New cases of coronavirus double in 24 hours in South Korea

Kusum Tewari

Majority of cases are linked to members of the religious sect Shincheonji.

SEOUL, South Korea —
South Korea’s number of newly confirmed cases of the novel coronavirus has doubled in just 24 hours, to a total of 204 cases. The majority are from the southeastern city of Daegu and are followers of the Shincheonji Church of Jesus, a religious sect.

Throughout the country, public fear is escalating and health officials have deemed the situation a “super-spreading event,” but government officials seem confident they can keep it under control. Even if infected, “patients could be cured completely within two to three weeks,” as long as the patient has no underlying disease, Health and Welfare Minister Park Neung-hoo said at a televised briefing on Friday. He expressed confidence in medical personnel’s ability to treat the infected.

Seventy percent of all confirmed cases in South Korea are followers of Shincheonji. Health officials are trying to track down roughly 1,000 of its members who attended church services in Daegu on Feb. 9 and Feb. 16. Also under scrutiny are those who attended a funeral in nearby Cheongdo, the birthplace of Shincheonji’s founder, Lee Man-hee. The funeral was for his brother.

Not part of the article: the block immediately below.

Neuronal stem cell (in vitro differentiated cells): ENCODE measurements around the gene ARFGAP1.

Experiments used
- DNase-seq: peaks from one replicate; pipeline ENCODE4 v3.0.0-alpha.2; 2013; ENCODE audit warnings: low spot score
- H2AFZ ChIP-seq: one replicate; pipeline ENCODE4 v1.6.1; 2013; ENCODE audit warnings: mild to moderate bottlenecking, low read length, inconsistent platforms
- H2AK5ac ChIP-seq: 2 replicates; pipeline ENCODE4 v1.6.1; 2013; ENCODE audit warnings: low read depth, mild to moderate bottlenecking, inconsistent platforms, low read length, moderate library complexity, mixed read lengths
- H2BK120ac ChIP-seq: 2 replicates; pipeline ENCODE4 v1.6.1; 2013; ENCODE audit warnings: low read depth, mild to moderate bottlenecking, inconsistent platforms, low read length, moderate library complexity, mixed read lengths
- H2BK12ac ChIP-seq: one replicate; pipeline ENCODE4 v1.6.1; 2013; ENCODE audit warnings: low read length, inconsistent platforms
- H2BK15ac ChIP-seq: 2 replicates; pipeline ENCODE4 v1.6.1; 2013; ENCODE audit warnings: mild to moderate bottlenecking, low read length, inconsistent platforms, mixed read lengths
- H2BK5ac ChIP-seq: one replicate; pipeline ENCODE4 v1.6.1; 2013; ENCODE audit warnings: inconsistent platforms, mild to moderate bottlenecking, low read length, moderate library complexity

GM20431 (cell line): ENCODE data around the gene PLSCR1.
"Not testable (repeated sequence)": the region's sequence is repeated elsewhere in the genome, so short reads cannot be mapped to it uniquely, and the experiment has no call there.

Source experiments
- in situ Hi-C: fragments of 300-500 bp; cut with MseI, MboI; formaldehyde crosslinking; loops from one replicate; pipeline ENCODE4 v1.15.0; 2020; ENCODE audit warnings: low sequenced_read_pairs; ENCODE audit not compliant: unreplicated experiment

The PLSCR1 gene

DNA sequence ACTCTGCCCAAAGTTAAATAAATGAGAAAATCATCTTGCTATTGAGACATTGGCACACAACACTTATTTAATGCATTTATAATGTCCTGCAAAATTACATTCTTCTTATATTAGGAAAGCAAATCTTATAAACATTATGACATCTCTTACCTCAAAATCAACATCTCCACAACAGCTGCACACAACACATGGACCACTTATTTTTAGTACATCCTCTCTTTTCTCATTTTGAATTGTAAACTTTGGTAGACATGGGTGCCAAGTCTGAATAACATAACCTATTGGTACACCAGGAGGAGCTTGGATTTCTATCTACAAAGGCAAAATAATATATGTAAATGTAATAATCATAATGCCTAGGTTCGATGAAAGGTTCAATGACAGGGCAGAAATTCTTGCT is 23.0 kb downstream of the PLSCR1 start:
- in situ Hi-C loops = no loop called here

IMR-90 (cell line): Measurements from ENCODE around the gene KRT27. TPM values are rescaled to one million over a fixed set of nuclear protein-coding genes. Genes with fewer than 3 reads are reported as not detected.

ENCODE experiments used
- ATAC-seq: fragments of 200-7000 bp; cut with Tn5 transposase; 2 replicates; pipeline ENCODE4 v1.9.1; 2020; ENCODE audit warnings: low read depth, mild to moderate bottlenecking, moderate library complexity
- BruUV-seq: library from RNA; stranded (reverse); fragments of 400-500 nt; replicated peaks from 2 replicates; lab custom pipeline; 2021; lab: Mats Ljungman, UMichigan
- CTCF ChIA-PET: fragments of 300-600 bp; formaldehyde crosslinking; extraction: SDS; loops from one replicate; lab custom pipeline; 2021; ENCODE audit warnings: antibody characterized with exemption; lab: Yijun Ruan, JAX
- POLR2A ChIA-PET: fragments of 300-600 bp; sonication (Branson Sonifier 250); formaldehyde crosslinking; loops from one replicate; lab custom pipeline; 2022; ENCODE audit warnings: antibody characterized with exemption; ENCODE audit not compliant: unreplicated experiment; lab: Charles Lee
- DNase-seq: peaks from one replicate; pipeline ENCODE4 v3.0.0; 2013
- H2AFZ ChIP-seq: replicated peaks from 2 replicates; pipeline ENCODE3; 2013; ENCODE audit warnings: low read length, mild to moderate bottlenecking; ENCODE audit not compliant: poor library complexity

The church has now closed all of its 74 sanctuaries around the nation, and President Moon Jae-in has ordered that all of the 1,000 Shincheonji members who reportedly had been in that area be tracked down.

Daenam Hospital in Cheongdo is under quarantine. Dozens of confirmed patients either work in or have visited the hospital.

Daegu is South Korea’s fourth largest city, with 2.5 million, and people are advised to stay home and wear masks even when they’re indoors. Streets, shops and restaurants were largely empty, and some companies have voluntarily shut their workplaces.

“Almost all public facilities where many people gather are shut down–libraries, learning centers, gyms, department stores, schools,” Lee Jiyun, a teacher at a Daegu public middle school, told ABC News. “The streets that used to overflow with traffic are now empty.”

In Seoul, South Korea’s capital of 9.73 million, major downtown rallies are now banned and public parks have shut down. Streets popular with tourists feel like ghost towns. Workers in protective gear are spraying disinfectant in subways, restaurants and shops that confirmed patients have visited. Some 3,500 senior welfare centers in the city are to be shut down as the virus puts elders and those with pre-existing conditions at greater risk.

All 600,000 enlisted troops in South Korea’s military are restricted from leaving for vacation or meeting outside visitors after a 31-year-old army officer and a 22-year-old navy sailor tested positive, both after visiting Daegu.

Nevertheless, WHO Director-General Tedros Adhanom Ghebreyesus says the “the number of cases are really manageable, and I hope South Korea will do everything to contain this outbreak at this early stage.” The new cases were mostly linked to known, existing clusters of infections, he said.

ABC News’ Hakyung Kate Lee and Heejin Kang contributed to this report.

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